14 Facts You Never Knew About The Spanish Flu

14 Facts You Never Knew About The Spanish Flu

https://www.youtube.com/embed/a6Mud5a4g6E


Torquay Museum invited The Shorely over to experience the Spanish Flu; don't worry we didn't get sick, but we did learn 14 facts we never knew about the - cough, sneeze - virus at the museum’s exhibition More Deadly Than War - Spanish Flu and the Threat of Pandemic.

Entering through the hazard door sign, we're met by a collection of objects - bizarre masks and weird cures - and some mind-blowing stats about the Spanish Flu via Project Curator, Clare Howe, a fountain of knowledge, who explains the Spanish Flu infected 500 million and killed 100 million. To put that in context: the flu killed the equivalent of the UK population one and a half times and would have infected the combined populations of the United States of America, Mexico, and Canada equivalently.

Considering that the Spanish Flu is the biggest killer in human history, why is it that we seem to have displaced its memory? It often gets overshadowed because it occurred around the same time as the First World War; fighting and dying for your country in the trenches has just always attracted more attention than dying of a cough.

14 Facts About Spanish Flu

  1. The Spanish Flu started in 1918

  2. Ended in 1920

  3. It killed 100 million people

  4. And infected 500 million people

  5. It killed more people than both World Wars combined

  6. It’s the worst disaster that humanity has ever seen

  7. The Spanish Flu didn’t come from Spain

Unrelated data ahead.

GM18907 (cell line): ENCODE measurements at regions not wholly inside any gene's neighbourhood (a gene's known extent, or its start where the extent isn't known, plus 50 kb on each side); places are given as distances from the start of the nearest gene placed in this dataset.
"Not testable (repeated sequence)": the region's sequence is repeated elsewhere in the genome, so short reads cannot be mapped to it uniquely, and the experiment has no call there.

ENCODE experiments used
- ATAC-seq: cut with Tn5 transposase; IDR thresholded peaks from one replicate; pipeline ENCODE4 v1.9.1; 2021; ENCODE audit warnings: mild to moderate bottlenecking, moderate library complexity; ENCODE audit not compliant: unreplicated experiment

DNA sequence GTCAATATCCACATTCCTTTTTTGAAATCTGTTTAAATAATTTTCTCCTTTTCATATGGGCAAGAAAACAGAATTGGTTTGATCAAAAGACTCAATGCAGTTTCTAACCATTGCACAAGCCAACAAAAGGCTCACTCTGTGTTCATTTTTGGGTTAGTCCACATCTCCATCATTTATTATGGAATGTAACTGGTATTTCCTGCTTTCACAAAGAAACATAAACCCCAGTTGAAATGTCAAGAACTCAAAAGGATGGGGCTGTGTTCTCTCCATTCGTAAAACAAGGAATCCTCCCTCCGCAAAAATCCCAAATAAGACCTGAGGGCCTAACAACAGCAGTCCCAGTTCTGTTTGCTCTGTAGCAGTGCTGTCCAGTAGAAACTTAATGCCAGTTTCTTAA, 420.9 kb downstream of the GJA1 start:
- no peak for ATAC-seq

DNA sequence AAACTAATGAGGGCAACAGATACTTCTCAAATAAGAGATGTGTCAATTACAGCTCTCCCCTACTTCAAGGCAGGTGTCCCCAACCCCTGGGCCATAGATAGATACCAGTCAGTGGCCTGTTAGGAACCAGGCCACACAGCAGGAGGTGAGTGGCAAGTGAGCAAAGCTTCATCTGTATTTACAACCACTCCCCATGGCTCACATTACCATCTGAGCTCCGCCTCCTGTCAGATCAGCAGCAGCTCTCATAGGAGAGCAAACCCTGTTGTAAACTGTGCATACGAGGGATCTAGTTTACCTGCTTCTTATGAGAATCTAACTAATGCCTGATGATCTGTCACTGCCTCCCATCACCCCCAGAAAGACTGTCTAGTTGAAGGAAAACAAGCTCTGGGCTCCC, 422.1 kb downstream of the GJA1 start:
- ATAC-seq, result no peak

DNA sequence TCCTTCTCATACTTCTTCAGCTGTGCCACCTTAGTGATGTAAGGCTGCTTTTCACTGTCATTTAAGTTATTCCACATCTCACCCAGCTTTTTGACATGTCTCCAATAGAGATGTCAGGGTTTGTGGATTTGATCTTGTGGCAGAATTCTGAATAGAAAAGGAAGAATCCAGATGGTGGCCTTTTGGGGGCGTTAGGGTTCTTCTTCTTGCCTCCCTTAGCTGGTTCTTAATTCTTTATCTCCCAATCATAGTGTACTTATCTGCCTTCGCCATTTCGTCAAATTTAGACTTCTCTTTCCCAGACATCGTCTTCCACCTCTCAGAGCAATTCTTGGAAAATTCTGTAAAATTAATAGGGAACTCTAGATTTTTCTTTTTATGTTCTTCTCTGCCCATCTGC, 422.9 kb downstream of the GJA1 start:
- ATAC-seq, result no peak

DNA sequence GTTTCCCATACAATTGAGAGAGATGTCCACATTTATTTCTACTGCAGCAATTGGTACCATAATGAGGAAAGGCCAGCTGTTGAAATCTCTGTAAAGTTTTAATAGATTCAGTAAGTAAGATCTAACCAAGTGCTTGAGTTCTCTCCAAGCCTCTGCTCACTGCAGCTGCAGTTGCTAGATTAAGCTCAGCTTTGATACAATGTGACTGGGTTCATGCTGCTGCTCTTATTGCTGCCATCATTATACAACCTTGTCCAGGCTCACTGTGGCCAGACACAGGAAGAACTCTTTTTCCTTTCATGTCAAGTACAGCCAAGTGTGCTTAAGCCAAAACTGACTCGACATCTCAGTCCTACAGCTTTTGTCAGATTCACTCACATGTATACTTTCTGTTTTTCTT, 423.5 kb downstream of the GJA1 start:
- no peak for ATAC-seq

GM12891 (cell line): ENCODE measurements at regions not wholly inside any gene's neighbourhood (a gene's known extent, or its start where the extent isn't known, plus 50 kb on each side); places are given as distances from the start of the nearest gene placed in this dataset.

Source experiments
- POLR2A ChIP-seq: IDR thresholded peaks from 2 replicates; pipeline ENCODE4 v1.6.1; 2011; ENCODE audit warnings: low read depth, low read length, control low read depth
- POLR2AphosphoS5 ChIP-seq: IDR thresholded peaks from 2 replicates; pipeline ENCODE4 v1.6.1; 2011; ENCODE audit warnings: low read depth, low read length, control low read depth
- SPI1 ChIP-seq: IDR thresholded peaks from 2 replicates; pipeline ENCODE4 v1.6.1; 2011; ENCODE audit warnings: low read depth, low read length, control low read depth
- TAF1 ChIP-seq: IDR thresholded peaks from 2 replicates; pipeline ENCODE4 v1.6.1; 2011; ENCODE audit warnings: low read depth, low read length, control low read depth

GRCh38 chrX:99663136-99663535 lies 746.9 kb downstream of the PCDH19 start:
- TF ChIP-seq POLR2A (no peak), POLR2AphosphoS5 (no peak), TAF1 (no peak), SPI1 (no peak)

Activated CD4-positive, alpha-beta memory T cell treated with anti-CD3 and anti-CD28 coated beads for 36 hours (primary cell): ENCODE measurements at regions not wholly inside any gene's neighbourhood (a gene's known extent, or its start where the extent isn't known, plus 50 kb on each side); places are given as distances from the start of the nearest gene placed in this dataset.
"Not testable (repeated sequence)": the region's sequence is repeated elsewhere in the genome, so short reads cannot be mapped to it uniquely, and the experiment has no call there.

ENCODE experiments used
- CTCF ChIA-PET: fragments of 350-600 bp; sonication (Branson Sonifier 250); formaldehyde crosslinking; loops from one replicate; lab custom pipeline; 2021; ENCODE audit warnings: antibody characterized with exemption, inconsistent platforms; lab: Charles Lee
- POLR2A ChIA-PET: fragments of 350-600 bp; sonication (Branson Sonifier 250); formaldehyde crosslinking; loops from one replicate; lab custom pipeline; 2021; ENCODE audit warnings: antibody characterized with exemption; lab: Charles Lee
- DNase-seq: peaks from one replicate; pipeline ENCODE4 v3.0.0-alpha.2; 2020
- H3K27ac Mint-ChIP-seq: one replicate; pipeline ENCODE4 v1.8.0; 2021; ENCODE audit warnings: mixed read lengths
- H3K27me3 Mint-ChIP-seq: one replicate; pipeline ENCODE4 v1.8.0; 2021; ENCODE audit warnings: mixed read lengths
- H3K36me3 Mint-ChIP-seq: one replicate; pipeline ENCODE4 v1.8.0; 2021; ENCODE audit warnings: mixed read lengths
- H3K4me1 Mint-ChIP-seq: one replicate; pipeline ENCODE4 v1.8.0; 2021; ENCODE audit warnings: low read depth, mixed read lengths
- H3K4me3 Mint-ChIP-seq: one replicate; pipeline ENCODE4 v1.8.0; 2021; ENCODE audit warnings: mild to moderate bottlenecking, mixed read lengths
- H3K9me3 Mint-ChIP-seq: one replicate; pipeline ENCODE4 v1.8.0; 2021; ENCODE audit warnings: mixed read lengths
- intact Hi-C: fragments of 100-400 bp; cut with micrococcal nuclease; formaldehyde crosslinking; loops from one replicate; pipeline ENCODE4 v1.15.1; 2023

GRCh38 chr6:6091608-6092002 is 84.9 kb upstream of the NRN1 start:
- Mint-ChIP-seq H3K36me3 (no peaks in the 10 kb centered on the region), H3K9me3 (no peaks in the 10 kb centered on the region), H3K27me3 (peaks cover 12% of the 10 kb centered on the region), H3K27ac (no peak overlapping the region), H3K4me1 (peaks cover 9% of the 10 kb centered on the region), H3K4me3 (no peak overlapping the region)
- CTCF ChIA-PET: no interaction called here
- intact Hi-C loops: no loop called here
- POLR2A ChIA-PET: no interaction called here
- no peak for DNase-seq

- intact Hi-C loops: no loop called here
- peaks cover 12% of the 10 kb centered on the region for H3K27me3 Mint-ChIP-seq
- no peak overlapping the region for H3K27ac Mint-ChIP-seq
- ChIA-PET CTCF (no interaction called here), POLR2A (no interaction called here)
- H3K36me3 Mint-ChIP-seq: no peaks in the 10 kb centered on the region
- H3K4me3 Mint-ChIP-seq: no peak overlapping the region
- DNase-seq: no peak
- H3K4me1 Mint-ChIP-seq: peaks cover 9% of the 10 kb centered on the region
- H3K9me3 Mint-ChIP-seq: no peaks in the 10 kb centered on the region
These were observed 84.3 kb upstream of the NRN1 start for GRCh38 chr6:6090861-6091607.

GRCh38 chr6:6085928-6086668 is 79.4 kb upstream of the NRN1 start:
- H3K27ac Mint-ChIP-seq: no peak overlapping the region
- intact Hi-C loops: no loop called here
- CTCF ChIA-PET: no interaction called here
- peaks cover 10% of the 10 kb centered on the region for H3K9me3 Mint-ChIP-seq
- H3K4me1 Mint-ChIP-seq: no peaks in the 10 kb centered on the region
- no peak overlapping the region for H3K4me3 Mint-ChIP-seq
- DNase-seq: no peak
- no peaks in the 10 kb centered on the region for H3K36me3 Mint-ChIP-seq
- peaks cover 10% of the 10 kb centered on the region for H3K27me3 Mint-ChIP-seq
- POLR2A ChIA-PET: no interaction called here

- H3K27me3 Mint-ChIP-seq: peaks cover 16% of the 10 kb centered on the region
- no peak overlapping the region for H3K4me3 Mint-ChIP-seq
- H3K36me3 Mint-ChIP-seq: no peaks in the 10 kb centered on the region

8. The reason it’s called the Spanish Flu is due to wide coverage in the Spanish press

  9. There was no cure for Spanish Flu

  10. They didn’t know how to relieve the symptoms

  11. They put kerosene on sugar cubes for the sick

  12. They also did bloodletting

  13. Oh and the only thing that vaguely helped was Bovril as a warm drink!

  14. People are still investigating flu, because of its potential use for future outbreaks

Nowadays, some of the worlds most known figures are stressing the importance of being prepared for the next flu virus pandemic. Just think of the consequences of the 2014/16 Ebola virus that broke out in West-Africa. The dangers to human civilisation are still present, and Torquay Museum and Wellcome Trust hope that through this exhibition, they can fuel imaginations and spark debate.

“I rate the chance of a widespread epidemic, far worse than Ebola, in my lifetime, as well over 50%.” - Bill Gates, Microsoft Co-Founder | Source: VOX


You can visit Torquay Museum's exhibition, More Deadly Than War - Spanish Flu and the Threat of Pandemic until 24 February 2019. Normal admission fees apply. Head over to their website for more information.

Meet The Maker: Isabella Day, ARTIST Goldsmith

Meet The Maker: Isabella Day, ARTIST Goldsmith

Vasectomies, Vegans & Unruly Nose Hair: This is Torquay Comedy Club

Vasectomies, Vegans & Unruly Nose Hair: This is Torquay Comedy Club